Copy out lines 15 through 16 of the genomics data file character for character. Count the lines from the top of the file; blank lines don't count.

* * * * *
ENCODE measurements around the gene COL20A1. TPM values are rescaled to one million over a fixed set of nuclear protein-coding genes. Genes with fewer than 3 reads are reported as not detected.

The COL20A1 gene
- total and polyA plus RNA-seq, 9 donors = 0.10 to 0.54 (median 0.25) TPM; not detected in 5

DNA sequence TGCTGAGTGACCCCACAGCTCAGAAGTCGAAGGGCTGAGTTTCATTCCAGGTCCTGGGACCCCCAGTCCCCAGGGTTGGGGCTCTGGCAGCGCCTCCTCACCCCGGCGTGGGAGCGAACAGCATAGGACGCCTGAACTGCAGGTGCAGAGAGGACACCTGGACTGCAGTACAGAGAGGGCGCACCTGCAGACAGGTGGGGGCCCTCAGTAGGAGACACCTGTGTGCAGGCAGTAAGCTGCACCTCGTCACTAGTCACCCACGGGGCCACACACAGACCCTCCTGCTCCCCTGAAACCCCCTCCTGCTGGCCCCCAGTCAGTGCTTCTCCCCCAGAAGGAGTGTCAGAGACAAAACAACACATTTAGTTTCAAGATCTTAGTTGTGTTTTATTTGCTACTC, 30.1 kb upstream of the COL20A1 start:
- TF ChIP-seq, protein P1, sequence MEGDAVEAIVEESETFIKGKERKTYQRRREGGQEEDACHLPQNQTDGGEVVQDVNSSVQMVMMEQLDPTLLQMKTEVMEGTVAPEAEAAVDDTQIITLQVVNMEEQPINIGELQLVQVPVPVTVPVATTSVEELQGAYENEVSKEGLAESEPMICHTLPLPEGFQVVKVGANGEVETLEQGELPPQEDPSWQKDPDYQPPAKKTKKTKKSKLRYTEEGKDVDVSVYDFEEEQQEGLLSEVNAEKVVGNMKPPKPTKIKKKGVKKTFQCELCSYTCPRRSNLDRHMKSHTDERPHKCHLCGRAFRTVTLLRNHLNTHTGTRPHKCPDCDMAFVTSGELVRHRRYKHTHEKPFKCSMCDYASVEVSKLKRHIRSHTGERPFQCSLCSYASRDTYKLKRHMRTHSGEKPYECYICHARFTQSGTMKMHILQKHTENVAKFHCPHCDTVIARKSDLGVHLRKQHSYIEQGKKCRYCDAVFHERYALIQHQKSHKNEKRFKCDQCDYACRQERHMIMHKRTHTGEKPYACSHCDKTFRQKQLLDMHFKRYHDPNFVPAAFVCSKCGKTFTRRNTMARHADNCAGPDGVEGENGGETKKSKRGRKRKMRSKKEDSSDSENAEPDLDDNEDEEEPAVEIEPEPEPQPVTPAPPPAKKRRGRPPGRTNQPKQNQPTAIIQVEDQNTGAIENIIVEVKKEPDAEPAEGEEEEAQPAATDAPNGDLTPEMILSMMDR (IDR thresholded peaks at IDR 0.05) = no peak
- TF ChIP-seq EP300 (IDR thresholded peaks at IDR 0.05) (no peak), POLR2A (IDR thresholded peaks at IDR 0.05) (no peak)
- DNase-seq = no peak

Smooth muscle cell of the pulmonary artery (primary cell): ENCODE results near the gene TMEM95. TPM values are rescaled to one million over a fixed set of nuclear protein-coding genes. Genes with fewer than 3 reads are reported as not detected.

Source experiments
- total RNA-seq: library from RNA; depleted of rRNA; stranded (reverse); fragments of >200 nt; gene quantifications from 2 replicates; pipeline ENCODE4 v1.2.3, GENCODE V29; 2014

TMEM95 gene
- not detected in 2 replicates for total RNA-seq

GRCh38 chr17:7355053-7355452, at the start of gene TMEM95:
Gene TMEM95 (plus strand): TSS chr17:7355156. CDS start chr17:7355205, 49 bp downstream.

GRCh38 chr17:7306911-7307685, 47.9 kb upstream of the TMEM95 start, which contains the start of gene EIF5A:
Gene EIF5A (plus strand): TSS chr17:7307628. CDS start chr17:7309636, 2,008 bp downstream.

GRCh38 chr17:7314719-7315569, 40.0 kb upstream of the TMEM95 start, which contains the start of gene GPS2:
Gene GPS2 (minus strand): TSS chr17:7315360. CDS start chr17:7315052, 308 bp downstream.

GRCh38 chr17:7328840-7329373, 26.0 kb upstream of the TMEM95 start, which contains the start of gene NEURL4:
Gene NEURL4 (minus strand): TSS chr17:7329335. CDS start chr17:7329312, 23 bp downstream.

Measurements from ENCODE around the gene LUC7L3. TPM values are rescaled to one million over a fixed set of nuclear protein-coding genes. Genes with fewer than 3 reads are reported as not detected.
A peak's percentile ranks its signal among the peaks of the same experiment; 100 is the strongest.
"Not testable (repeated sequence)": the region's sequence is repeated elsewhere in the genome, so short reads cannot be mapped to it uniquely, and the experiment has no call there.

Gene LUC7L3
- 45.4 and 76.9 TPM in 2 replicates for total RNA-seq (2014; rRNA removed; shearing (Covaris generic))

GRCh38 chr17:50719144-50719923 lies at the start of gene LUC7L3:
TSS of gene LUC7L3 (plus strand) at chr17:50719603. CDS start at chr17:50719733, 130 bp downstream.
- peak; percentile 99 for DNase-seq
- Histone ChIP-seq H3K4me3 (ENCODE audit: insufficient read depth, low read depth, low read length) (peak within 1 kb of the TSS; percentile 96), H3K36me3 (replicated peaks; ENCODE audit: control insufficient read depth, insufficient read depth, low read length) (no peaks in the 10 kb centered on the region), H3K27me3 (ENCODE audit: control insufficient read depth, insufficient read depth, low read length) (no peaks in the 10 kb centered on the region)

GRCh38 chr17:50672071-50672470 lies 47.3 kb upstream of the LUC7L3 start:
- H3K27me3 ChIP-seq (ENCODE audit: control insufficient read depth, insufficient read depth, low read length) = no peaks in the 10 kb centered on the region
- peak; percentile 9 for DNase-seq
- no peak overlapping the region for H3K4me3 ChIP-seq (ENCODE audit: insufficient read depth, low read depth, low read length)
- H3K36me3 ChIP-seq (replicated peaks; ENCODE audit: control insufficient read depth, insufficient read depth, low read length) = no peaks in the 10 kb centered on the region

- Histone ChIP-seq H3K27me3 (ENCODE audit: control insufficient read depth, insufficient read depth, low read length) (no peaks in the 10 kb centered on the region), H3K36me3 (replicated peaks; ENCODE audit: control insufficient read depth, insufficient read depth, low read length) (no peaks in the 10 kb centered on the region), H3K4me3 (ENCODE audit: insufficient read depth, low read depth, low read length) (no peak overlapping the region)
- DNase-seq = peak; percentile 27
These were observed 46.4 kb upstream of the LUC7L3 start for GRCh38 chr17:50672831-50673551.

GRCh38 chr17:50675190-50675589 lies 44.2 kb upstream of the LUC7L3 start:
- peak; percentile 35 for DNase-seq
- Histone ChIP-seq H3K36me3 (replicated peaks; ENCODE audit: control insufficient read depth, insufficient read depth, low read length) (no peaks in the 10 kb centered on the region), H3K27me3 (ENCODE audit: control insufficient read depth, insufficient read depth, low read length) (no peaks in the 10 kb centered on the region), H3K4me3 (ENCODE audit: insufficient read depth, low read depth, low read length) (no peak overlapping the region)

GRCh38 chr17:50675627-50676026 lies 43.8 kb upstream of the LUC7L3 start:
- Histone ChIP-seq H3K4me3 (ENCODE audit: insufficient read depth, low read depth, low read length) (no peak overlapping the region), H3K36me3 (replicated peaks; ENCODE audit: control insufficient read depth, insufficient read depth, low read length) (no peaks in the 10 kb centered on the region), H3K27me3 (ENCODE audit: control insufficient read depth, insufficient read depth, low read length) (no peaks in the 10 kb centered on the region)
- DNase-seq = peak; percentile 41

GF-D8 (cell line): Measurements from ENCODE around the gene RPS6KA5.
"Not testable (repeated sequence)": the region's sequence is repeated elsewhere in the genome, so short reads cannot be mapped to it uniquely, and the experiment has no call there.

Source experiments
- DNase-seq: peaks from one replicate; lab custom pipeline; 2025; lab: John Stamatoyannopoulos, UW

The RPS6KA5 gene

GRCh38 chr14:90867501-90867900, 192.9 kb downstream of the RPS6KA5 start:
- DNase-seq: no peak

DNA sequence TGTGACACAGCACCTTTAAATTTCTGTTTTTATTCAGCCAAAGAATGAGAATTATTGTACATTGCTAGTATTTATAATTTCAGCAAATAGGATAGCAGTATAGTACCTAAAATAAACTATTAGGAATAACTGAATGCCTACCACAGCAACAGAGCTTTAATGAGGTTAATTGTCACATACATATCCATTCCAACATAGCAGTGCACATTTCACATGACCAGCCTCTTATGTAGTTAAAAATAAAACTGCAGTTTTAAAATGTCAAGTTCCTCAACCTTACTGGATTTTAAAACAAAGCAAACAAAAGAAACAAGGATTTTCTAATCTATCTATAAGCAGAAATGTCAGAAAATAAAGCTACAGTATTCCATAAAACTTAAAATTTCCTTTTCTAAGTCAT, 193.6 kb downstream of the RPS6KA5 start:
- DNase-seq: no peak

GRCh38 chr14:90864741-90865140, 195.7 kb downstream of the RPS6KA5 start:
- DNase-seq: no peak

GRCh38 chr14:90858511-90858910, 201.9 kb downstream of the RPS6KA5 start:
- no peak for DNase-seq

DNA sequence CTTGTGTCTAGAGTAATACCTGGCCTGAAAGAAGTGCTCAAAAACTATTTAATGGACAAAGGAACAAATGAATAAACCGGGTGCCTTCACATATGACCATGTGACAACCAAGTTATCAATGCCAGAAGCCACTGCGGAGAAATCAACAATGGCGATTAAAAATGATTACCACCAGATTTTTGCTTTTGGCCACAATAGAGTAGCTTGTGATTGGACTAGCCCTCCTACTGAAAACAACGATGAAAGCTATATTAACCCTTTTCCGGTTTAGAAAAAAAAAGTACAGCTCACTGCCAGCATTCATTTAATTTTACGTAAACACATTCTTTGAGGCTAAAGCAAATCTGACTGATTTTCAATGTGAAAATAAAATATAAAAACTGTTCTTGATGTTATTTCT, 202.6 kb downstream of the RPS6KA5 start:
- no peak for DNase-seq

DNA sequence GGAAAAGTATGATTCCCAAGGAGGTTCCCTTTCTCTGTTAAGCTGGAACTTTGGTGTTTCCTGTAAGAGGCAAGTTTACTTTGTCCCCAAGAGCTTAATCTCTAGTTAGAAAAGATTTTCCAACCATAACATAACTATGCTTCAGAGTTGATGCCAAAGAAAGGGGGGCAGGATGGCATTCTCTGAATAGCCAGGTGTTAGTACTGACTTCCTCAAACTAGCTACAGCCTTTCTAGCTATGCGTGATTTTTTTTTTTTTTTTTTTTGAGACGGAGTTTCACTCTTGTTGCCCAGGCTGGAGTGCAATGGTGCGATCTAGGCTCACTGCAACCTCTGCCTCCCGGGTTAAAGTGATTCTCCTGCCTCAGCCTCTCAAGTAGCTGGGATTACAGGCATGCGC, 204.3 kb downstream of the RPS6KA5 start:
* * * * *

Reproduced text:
GRCh38 chr17:7306911-7307685, 47.9 kb upstream of the TMEM95 start, which contains the start of gene EIF5A:
Gene EIF5A (plus strand): TSS chr17:7307628. CDS start chr17:7309636, 2,008 bp downstream.